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  1. #1
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    Default Need help with becoming an A/O

    Hi, I am a probationary firefighter with only 2 months left! My problem is that my department does rotating shifts so one tour you are riding backwards and the next you are the engineer or apparatus operator. I have no experience with being an engineer and have really struggled on this. I study constantly and get as much hands on time as i can but with being busy hands on time is few and far between.

    My main problem is with catching a hydrant and doing a change over in time. When that is my only task I can do it no problem with a 2.5 inch line flowing, but then they will throw in other tasks to throw me off and I cant do the change over in time before I run out of water. Does anyone have any tips or tricks to help me cut off time during this process. Thank you so much for any help that you can give me.


  2. #2
    Forum Member FWDbuff's Avatar
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    You need to approach your Company Officer behind closed doors, and advise him that you do not feel confident as a D/O yet. It is his responsibility to ensure that you are trained to your Department's standards (whether that means training you on shift and in-house, or referring you back to the Training Division, or by other means necessary. If you don't feel confident, then there is a problem. I don't want to second guess him, but from the sounds of it, you don't have enough wheel time.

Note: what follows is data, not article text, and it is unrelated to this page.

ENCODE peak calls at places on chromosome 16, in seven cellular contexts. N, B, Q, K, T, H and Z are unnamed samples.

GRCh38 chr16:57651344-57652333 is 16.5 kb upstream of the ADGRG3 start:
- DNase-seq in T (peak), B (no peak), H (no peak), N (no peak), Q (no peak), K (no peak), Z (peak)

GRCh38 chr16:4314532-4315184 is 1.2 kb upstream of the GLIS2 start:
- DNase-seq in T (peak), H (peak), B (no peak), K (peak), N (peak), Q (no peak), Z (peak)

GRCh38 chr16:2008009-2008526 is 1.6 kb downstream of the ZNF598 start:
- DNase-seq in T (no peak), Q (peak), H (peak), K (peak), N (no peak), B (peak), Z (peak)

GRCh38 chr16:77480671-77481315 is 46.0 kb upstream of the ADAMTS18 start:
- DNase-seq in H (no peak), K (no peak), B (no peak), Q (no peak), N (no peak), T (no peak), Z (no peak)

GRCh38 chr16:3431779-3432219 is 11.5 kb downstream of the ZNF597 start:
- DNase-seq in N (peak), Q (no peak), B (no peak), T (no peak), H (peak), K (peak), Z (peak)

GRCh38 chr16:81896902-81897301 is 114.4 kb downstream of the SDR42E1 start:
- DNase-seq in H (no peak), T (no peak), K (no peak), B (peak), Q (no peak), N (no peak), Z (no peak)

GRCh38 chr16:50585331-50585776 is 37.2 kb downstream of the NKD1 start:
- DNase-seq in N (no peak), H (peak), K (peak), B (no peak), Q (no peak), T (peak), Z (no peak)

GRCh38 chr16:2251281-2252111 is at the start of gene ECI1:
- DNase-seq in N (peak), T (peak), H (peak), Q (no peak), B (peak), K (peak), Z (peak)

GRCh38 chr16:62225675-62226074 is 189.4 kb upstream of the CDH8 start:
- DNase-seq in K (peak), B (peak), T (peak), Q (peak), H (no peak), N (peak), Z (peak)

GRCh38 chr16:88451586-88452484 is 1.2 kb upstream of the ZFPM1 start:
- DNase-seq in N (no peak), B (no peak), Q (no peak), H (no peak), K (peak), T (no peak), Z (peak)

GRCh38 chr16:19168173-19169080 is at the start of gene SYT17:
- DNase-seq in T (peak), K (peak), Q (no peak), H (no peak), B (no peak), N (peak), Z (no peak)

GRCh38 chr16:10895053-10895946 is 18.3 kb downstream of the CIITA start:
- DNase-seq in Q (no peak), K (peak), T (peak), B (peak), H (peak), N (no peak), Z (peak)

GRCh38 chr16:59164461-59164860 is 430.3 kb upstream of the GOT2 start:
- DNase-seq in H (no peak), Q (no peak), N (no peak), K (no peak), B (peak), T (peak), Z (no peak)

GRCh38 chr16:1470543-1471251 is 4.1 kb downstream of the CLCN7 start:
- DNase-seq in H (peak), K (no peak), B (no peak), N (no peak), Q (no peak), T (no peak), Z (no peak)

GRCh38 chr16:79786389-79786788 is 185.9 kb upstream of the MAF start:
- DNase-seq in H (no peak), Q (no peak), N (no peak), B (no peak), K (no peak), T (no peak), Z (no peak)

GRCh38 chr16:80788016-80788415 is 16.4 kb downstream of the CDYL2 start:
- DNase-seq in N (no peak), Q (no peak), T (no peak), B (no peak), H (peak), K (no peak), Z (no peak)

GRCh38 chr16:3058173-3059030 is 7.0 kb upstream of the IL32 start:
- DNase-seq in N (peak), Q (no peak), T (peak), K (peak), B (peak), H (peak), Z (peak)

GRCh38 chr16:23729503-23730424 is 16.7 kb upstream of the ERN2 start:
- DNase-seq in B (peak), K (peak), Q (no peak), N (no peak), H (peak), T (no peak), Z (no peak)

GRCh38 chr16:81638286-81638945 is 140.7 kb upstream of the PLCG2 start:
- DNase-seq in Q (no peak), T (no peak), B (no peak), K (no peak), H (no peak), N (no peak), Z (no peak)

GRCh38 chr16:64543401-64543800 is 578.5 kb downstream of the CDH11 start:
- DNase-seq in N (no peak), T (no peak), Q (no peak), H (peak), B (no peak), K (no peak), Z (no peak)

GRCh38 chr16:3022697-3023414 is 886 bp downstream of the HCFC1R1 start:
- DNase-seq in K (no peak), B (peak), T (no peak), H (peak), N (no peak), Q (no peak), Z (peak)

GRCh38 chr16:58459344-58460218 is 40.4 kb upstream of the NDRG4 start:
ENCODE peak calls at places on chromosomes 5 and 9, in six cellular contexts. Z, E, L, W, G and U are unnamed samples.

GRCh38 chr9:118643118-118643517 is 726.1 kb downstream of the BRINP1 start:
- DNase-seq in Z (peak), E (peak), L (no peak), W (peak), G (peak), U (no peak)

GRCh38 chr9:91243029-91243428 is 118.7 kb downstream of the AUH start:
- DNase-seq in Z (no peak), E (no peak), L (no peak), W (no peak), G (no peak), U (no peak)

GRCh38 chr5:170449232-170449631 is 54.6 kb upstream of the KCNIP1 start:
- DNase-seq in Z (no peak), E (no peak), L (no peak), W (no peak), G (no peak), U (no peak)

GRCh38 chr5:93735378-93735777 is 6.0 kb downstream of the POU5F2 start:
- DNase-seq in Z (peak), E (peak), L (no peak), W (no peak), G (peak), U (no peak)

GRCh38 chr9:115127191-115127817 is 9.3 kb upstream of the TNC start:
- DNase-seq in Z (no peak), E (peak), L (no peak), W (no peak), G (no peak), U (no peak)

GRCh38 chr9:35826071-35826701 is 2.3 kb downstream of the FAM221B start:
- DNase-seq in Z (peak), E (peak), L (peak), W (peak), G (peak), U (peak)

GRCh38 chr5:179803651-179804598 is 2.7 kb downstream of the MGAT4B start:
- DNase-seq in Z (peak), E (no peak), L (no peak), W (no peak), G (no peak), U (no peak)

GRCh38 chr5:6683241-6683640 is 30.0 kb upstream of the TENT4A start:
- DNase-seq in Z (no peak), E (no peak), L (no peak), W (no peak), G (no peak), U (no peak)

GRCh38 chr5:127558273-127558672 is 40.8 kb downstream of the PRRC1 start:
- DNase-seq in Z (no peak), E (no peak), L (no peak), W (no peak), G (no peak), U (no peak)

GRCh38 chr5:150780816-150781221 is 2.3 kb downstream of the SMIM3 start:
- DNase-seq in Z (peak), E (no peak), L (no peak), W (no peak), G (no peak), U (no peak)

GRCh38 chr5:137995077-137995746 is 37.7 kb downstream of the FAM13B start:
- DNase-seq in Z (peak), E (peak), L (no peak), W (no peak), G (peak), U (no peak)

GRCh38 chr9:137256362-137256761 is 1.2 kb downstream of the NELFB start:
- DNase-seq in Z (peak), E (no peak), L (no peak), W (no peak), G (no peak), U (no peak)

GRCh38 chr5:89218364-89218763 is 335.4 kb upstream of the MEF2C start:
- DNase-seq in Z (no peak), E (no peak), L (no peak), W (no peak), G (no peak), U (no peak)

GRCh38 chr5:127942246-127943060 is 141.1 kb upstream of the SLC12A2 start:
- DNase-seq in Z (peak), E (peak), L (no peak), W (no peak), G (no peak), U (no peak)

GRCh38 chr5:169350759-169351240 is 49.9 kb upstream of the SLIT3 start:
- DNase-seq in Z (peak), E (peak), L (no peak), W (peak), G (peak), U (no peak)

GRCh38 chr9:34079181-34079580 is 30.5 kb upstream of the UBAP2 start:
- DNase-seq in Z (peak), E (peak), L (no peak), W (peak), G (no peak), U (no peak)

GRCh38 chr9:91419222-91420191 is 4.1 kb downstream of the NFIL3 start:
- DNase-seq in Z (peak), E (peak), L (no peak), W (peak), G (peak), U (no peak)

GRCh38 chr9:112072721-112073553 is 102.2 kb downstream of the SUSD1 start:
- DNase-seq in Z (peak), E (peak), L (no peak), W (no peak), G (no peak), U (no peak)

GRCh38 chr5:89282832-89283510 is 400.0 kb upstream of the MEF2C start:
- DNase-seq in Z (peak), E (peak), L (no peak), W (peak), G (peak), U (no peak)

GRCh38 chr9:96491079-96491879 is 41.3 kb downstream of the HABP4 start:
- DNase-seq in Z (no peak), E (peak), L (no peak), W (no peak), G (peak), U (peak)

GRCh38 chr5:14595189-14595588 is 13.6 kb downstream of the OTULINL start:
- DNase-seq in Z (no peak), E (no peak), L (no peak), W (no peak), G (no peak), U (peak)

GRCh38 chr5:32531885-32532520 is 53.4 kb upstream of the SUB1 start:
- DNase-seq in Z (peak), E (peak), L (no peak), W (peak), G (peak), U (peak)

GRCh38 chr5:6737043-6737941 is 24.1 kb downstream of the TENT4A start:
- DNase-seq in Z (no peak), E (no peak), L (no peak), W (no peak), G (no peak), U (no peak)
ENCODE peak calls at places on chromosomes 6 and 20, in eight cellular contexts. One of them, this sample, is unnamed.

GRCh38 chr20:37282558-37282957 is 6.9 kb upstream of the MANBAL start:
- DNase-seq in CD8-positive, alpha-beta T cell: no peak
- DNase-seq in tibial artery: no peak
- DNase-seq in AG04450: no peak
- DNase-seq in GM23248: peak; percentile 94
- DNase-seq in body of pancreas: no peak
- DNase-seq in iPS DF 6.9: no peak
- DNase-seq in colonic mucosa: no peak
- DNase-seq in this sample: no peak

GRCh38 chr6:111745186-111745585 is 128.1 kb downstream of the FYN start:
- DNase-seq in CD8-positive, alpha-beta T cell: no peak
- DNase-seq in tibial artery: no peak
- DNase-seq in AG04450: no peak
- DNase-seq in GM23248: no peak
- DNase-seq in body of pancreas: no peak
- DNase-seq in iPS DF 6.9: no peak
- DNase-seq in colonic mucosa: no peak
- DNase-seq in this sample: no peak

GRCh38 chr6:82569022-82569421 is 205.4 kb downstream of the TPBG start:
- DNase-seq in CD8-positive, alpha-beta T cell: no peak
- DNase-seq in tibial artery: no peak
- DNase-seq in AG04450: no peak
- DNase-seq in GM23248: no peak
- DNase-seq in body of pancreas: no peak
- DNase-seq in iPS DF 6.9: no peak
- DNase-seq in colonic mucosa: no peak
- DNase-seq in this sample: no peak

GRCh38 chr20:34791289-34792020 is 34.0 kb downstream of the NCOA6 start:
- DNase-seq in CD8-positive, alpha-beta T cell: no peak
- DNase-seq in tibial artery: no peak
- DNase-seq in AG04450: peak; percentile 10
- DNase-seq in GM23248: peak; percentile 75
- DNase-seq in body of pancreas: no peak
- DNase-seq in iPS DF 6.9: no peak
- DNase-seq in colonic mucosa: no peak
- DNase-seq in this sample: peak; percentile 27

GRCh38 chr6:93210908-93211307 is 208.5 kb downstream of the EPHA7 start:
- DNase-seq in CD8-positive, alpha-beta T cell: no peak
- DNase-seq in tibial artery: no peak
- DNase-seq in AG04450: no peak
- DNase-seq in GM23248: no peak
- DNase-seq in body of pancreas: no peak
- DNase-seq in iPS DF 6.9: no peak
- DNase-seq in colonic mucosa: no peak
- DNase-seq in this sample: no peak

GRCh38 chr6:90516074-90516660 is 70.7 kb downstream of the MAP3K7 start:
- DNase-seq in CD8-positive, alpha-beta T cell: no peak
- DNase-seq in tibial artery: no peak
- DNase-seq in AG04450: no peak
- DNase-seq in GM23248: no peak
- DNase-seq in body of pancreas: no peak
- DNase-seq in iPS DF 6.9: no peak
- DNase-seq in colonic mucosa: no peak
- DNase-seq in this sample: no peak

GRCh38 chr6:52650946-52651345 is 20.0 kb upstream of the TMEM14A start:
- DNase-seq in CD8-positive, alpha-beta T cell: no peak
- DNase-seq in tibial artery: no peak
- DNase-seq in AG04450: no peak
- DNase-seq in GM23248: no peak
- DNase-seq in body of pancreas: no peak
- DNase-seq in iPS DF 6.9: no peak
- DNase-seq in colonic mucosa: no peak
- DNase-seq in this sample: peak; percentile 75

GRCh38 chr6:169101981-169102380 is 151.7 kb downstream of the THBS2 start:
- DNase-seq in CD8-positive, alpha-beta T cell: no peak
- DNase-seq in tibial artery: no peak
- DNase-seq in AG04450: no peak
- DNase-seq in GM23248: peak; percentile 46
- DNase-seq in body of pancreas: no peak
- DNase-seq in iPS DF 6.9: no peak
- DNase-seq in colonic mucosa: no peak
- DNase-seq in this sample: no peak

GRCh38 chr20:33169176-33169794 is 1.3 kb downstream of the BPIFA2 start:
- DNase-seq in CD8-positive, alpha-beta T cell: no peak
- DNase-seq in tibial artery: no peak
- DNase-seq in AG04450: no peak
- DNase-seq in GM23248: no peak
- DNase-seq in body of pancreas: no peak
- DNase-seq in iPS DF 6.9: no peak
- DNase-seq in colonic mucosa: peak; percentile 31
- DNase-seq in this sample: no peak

"Loyalty Above all Else. Except Honor."

  3. #3
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    Well I actually do feel very confident with all of my pump calculations and the actual act of pumping. Once I get everything going it is not a problem, but I just need to get faster. For example yesterday I was pumping and was trying to get the pump pressure to the exact psi. I was then told by a senior firefighter that it is not nessasary at first to have it exact. Just do a approx. pump pressure and then as soon as you get a water supply, go back and fine tune your pressures. Those are the things that i am talking about.

  4. #4
    MembersZone Subscriber JHR1985's Avatar
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    it just takes time and practice before you feel comfortable.

    Take some time out of each day to spend training on it
    The Box. You opened it. We Came...

    "You'll take my life but I'll take your's too. You'll fire musket but I'll run you through. So when your waiting for the next attack, you'll better understand there's no turn back."

  5. #5
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    ^^ thanks. I have been and I also spoke to my captian on the side and told him that I wanted to continue training and working hard to fine tune the technique. The good news is that I have been getting better! Let me tell you that I have so much more respect for engineers now! Thanks everyone.

  6. #6
    Forum Member PhillyRube's Avatar